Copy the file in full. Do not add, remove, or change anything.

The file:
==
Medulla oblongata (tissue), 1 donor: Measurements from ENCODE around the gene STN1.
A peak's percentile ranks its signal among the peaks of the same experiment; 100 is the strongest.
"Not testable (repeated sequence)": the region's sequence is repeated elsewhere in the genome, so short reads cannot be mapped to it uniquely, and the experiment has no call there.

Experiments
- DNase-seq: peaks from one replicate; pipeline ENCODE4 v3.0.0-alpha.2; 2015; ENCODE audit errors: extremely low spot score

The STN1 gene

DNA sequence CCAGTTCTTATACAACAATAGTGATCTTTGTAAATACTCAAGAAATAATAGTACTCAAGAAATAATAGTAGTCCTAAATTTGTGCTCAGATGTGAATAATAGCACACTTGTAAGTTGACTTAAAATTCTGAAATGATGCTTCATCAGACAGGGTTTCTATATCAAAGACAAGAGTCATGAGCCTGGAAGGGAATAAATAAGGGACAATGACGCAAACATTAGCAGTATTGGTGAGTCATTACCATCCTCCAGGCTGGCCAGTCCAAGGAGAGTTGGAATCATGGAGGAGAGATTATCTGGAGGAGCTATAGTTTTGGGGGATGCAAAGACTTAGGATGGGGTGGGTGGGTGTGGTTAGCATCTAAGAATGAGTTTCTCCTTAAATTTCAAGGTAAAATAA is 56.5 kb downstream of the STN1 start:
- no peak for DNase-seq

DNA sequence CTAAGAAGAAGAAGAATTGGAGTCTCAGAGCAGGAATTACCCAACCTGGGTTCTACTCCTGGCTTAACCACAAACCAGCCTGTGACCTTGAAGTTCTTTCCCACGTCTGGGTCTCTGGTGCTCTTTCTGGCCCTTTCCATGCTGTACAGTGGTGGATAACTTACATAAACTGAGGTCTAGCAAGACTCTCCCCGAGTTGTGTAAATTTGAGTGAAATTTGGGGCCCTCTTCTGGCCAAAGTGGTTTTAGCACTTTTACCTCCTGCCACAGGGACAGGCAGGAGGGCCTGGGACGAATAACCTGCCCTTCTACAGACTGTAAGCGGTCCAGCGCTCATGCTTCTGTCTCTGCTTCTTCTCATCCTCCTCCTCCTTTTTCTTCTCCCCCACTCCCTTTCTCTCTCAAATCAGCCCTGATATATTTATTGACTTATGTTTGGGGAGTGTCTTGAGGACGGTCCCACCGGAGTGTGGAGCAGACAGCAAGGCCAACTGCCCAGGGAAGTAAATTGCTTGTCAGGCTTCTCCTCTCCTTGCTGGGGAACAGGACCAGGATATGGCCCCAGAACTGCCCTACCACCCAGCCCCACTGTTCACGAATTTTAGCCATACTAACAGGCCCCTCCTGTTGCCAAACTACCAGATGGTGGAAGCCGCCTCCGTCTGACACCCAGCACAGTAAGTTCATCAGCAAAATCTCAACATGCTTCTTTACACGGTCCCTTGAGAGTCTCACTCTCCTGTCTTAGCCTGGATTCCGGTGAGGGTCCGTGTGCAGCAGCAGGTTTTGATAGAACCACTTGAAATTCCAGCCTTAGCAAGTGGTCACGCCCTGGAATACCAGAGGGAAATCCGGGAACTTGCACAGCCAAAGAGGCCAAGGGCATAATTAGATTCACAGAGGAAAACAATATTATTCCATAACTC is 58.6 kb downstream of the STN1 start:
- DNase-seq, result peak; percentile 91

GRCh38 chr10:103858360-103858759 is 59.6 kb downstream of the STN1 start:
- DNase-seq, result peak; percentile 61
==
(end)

Medulla oblongata (tissue), 1 donor: Measurements from ENCODE around the gene STN1.
A peak's percentile ranks its signal among the peaks of the same experiment; 100 is the strongest.
"Not testable (repeated sequence)": the region's sequence is repeated elsewhere in the genome, so short reads cannot be mapped to it uniquely, and the experiment has no call there.

Experiments
- DNase-seq: peaks from one replicate; pipeline ENCODE4 v3.0.0-alpha.2; 2015; ENCODE audit errors: extremely low spot score

The STN1 gene

DNA sequence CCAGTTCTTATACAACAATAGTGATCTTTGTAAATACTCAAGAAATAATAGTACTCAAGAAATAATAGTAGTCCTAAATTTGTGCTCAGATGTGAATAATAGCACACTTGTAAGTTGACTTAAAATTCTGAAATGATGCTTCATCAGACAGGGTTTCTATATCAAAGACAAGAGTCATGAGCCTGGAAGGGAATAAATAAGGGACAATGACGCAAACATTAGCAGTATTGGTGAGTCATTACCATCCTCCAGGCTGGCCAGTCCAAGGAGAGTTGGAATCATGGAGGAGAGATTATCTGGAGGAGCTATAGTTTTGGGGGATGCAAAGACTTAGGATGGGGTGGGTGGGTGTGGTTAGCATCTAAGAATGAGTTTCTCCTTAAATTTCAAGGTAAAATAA is 56.5 kb downstream of the STN1 start:
- no peak for DNase-seq

DNA sequence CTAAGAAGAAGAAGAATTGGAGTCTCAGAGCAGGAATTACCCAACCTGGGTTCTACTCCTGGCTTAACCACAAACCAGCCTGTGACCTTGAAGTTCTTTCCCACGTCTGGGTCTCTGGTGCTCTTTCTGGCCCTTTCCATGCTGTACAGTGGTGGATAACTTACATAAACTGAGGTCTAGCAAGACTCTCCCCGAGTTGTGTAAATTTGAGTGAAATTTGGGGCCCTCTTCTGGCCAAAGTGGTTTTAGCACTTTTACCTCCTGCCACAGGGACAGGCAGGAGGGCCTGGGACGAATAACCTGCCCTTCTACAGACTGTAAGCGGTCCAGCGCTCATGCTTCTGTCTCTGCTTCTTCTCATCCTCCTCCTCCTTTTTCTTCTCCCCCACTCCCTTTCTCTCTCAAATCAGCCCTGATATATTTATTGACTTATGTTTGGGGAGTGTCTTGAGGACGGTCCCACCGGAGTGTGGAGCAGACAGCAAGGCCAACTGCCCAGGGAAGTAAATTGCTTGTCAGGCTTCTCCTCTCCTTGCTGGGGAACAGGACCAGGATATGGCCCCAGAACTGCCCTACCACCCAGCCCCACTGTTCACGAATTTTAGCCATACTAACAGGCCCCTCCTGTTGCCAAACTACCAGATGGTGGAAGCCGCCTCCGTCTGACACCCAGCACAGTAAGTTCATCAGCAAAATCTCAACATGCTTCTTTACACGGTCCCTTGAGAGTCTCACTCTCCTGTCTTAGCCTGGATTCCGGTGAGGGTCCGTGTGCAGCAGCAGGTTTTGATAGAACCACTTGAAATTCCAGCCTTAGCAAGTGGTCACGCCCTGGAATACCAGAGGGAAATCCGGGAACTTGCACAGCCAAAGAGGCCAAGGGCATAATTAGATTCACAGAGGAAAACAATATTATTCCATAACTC is 58.6 kb downstream of the STN1 start:
- DNase-seq, result peak; percentile 91

GRCh38 chr10:103858360-103858759 is 59.6 kb downstream of the STN1 start:
- DNase-seq, result peak; percentile 61